Superflex 3 Stack

Superflex 3 | Nick Cates Design | $39.00 | $19.00 if upgrading

Superflex 3 is a powerful new responsive slider from Nick Cates Design that allows you to mix and match different kinds of content in the same slideshow. In this way, for example, you might start with a ‘Hero’ slide complete with animated title, some text and a call-to-action button, follow it with a couple of product shots, then a video from YouTube or Vimeo, a snap from Instagram, then a Google Map before conluding with a Stacks-based two column bullet list summarising the content of the slideshow. You probably wouldn’t want to do all that in a single slider but the point with Superflex 3 is that if you wanted to – you could.

Superflex 3 comes with a hefty annotated PDF which describes each of the stack’s settings (there were 106 at last count, so you’ll be glad of it) and that gives you an idea of how powerful and flexible Superflex 3 is. We’re not going to cover all of them here (Phew, thanks – Ed) but to give you a flavour, the Hero slide allows you to set both thumbnail and background image (the image can carry a tint or be blurred to focus attention on the overlaid message) together with individual animation controls for the heading, text and button, font size, text colour, line-height, padding together with a link for the button. Other slide types – image, stack, YouTube, Vimeo, Google Map and Instagram – have their own individual settings and are similarly well documented.

Of course if you want, you can just drag and drop some images into the Superflex 3 stack, leave it at that and you’ll get a professional-level slideshow that fades or slides between each image, with thumbnails ranged along the bottom like a film strip. From there you can add a simple caption (usefully, this can be hidden on mobile devices) define the thumbnail size ratio, the loading icon size in pixels, the speed at which it rotates, initial opacity of the direction arrows, horizontal spacing between thumbs, the outer padding between, and all manner of other things. In fact, if there’s something you’d like to configure within Superflex 3, you can probably do it.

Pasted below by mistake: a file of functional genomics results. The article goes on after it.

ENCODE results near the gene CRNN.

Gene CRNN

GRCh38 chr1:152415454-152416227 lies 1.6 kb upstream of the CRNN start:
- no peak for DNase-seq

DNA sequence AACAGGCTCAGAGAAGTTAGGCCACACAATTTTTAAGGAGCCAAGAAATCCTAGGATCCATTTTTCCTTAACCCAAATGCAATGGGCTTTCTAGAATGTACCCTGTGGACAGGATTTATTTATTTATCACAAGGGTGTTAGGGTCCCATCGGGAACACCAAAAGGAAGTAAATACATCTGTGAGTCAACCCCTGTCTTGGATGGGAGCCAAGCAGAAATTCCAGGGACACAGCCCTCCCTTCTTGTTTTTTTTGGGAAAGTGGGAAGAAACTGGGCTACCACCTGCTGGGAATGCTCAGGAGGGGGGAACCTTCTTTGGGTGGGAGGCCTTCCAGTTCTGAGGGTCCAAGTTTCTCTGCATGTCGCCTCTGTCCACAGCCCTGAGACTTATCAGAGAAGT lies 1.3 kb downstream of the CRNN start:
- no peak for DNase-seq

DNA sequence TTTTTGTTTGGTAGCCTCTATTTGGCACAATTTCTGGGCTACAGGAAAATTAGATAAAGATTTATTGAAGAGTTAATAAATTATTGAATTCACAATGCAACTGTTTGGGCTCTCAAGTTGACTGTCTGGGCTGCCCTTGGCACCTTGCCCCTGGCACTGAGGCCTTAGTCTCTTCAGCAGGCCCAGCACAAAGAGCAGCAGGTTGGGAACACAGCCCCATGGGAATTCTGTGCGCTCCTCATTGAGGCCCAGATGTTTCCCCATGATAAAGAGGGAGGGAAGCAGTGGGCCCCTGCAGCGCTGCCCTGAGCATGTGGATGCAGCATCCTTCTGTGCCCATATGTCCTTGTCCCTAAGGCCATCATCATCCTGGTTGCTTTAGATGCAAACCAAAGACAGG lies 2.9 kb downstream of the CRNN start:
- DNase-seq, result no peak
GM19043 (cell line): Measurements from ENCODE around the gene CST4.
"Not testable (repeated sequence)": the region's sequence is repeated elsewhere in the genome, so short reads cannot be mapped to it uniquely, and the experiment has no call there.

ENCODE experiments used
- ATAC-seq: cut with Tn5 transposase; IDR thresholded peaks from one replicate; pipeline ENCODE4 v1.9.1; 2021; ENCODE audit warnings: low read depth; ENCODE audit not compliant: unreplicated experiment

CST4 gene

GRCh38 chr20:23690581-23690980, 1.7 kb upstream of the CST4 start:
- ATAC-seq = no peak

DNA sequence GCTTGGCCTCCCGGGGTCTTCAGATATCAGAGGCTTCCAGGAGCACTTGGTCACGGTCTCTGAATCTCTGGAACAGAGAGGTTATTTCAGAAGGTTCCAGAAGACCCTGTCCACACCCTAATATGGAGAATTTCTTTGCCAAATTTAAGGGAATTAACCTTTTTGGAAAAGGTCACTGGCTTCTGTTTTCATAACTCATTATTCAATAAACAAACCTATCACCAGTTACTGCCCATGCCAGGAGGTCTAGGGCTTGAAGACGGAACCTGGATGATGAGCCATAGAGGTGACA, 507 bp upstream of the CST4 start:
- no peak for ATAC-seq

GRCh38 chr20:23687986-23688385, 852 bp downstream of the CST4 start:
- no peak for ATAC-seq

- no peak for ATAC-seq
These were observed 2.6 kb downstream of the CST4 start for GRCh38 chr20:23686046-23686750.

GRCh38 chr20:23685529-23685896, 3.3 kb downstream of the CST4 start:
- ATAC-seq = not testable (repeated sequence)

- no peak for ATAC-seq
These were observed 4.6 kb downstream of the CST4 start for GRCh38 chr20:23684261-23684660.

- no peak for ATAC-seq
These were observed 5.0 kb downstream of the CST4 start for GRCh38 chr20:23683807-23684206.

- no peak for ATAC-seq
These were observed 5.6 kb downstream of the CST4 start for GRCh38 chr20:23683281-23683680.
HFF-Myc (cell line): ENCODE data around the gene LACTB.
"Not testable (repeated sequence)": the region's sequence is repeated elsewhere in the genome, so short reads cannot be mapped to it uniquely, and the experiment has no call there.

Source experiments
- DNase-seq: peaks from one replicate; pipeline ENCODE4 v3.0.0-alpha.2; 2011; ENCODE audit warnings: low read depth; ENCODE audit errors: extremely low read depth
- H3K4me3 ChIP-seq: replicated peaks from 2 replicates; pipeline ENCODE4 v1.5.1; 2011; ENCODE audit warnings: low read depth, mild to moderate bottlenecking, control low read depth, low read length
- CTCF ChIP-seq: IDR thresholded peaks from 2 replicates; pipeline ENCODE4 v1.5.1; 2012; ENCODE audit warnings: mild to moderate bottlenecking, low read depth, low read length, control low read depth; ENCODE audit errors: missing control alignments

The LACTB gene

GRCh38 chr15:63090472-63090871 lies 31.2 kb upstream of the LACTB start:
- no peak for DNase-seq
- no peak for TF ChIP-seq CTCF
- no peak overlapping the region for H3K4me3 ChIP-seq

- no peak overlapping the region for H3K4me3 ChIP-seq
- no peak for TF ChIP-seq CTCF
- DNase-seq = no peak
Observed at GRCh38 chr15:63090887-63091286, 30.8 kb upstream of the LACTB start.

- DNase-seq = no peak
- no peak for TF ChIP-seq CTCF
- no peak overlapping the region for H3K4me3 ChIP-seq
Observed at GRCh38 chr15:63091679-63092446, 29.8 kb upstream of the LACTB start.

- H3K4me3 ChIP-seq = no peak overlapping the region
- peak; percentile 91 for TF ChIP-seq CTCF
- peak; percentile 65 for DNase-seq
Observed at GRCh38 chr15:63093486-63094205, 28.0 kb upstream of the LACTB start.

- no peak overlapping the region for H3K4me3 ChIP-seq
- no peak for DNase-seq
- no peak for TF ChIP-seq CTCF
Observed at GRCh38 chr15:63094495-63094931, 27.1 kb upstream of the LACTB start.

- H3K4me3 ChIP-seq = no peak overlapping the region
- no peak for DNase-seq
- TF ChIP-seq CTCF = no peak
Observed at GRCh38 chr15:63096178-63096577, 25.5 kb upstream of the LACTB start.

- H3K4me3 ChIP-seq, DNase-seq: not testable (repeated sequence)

Although set up to allow you to add images by dragging and dropping them into position, you can also specify a URL for warehoused images; and if you’re building a site for a client who’d like the option to change the images without coming back to you (or if you simply want to be able to change them without having access to Rapidweaver) it’s possible to set up a remote folder. This is a special extra item which you’ll need to download separately and then upload to the domain where your slideshow’s going to be stored; there are a couple of settings in the stack that need to be activated in order to link the slideshow to the remote folder but after that, you can add or delete images using an FTP client. In this way, Superflex 3 can be used to create a simple slideshow CMS. (If it’s for a client, just make sure they understand enough about image dimensions, sizes and formats so as not to do any damage.)

For a stack, Superflex carries a hefty price tag (though owners of the previous version get a deal if they upgrade) but don’t let that put you off. This is a sleek, powerful, solid-as-a-rock, multi-format slider which can show off your content to good effect in an impressive variety of different ways.

Rob Beattie

Rob Beattie is a freelance copywriter who designs sites using Rapidweaver. He's been reviewing computer hardware, software and web services since 1981. Yes...that long. And he's also the author of 101 Things to Do in a Shed , Fishing: A Very Peculiar History , and The Bluffer's Guide to Fishing